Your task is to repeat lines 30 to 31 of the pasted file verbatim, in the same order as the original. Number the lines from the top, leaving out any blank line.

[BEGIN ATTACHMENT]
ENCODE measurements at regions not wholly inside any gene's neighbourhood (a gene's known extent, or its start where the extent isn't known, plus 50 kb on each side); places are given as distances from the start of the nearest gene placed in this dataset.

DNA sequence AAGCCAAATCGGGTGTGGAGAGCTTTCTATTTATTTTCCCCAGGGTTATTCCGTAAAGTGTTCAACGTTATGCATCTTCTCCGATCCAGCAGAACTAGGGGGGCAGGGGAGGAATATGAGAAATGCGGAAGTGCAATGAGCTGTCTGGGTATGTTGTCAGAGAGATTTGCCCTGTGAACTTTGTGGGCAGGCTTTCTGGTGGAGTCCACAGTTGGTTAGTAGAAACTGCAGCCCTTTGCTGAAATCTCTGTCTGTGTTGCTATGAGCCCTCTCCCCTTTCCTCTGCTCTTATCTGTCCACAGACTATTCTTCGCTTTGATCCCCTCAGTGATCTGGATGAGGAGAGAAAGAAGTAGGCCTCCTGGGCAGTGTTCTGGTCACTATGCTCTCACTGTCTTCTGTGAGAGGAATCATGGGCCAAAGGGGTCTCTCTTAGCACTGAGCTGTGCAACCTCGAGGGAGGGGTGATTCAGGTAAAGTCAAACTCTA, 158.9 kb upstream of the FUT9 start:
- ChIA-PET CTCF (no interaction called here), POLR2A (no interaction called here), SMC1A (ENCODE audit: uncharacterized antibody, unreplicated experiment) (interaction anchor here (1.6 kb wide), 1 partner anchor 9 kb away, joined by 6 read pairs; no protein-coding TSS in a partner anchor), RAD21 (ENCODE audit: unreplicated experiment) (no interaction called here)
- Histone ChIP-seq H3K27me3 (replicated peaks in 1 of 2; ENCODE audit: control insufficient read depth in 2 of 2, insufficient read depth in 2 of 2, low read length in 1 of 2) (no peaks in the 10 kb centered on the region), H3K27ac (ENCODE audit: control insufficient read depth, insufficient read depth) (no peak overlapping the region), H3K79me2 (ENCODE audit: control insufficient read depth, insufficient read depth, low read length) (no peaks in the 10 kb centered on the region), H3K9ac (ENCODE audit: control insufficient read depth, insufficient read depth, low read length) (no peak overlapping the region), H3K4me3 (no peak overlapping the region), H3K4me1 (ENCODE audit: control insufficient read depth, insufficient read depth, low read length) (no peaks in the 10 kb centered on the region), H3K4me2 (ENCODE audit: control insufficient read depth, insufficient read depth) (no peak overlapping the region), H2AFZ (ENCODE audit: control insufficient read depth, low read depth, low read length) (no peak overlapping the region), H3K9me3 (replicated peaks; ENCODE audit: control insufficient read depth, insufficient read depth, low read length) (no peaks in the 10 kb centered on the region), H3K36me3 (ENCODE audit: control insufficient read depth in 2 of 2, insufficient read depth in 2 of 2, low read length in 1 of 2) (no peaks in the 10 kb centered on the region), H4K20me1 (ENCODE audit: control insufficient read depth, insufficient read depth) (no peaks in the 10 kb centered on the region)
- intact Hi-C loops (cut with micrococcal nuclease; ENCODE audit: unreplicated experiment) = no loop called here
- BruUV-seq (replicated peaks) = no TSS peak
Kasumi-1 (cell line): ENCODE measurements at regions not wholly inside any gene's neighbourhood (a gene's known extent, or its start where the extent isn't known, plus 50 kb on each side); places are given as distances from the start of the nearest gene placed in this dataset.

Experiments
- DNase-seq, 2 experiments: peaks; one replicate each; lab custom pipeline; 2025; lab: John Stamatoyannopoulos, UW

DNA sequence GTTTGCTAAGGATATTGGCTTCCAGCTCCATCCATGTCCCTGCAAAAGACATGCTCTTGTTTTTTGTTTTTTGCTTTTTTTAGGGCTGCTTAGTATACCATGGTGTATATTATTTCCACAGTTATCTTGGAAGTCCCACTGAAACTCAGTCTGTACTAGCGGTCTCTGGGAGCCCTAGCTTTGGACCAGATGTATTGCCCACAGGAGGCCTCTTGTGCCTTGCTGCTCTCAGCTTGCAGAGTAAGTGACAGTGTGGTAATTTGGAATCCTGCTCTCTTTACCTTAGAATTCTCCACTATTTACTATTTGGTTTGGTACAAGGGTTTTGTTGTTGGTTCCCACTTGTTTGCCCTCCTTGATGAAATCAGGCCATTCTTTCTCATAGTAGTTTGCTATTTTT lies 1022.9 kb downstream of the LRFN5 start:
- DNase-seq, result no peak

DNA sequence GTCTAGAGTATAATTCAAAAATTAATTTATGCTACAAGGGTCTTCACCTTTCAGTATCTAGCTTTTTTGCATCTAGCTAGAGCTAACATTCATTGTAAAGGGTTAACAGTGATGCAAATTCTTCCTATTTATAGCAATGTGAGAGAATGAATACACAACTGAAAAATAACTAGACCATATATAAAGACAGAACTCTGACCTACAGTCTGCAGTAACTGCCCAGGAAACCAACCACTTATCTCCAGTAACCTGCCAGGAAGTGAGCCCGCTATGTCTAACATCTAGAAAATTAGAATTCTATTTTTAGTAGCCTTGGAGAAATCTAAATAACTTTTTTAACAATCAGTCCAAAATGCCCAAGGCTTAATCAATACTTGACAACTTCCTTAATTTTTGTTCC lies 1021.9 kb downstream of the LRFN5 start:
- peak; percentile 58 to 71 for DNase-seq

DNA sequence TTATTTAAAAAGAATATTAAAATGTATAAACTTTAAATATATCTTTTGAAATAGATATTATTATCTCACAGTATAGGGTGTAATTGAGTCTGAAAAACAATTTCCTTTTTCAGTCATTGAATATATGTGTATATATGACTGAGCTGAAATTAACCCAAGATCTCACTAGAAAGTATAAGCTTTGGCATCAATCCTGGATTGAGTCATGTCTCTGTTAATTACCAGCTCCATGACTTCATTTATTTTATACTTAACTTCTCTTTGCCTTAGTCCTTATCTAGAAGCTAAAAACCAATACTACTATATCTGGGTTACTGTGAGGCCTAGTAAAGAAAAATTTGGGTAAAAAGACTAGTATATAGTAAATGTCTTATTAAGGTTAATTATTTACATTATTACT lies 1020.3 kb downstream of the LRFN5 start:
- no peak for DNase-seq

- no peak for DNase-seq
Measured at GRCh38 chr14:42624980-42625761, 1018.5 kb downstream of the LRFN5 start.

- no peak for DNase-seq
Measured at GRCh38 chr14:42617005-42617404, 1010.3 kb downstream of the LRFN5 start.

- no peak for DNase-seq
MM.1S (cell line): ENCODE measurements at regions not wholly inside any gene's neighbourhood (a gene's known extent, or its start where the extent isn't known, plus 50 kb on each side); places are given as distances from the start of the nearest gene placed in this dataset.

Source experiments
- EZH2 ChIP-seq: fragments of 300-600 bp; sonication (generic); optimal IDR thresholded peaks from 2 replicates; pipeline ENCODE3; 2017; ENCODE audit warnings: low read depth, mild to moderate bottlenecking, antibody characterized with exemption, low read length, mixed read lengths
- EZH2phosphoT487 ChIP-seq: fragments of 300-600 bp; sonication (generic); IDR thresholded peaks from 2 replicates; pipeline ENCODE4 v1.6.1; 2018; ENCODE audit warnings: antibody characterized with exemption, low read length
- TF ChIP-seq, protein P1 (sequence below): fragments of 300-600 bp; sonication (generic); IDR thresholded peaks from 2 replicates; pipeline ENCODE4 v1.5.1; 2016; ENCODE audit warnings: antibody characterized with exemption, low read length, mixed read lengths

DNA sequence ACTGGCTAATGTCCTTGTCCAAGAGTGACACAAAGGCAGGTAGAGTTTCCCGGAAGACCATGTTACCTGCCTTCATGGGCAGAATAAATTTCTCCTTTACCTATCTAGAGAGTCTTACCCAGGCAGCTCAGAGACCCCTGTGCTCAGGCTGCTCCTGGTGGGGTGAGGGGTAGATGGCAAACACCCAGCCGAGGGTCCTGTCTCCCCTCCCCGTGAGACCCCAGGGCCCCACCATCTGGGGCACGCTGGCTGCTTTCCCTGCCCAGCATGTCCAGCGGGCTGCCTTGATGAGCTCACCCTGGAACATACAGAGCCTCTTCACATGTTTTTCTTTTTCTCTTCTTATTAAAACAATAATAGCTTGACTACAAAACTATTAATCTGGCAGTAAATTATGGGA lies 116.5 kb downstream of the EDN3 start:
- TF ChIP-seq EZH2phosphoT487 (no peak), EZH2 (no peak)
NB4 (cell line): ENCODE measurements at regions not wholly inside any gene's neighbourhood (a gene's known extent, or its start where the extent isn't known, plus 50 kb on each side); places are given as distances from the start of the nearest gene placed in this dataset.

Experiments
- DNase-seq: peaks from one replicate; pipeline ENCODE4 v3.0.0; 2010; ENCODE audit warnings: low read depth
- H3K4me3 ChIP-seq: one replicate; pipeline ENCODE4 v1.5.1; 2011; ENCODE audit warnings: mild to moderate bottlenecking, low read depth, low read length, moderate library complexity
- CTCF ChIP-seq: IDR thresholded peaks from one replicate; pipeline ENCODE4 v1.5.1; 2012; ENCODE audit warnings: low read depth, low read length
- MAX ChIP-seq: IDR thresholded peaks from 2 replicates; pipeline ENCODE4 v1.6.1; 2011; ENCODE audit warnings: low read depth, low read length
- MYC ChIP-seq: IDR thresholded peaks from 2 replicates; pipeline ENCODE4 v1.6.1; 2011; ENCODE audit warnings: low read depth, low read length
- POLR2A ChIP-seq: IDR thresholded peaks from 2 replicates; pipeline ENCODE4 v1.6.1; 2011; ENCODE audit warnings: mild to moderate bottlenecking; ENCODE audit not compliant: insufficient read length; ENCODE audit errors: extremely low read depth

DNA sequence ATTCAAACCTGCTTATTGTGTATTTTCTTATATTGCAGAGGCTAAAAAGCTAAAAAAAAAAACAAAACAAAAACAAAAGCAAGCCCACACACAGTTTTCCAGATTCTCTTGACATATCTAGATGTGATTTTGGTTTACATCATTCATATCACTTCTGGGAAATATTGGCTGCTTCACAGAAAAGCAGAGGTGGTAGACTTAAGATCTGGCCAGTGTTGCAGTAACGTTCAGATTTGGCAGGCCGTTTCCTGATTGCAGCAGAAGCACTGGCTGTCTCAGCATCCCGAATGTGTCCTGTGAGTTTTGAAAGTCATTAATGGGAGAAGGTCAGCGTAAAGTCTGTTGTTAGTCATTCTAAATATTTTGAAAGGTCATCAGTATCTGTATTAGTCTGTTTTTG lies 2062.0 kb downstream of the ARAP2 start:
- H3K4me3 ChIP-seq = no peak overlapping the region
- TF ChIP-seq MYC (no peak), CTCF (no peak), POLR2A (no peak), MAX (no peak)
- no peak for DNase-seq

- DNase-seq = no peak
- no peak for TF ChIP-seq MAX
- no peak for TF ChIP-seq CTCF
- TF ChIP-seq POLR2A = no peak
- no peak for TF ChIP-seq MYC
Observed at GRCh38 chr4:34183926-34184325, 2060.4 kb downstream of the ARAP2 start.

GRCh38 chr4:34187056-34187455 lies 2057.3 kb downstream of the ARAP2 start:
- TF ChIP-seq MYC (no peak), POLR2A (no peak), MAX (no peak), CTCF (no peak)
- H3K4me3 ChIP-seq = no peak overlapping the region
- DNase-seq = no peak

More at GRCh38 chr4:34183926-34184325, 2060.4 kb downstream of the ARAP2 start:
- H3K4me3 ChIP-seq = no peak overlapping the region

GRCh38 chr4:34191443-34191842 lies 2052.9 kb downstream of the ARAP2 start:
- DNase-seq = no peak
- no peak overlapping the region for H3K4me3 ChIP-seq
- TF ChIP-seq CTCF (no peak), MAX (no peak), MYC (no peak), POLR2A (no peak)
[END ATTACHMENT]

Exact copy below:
- DNase-seq: peaks from one replicate; pipeline ENCODE4 v3.0.0; 2010; ENCODE audit warnings: low read depth
- H3K4me3 ChIP-seq: one replicate; pipeline ENCODE4 v1.5.1; 2011; ENCODE audit warnings: mild to moderate bottlenecking, low read depth, low read length, moderate library complexity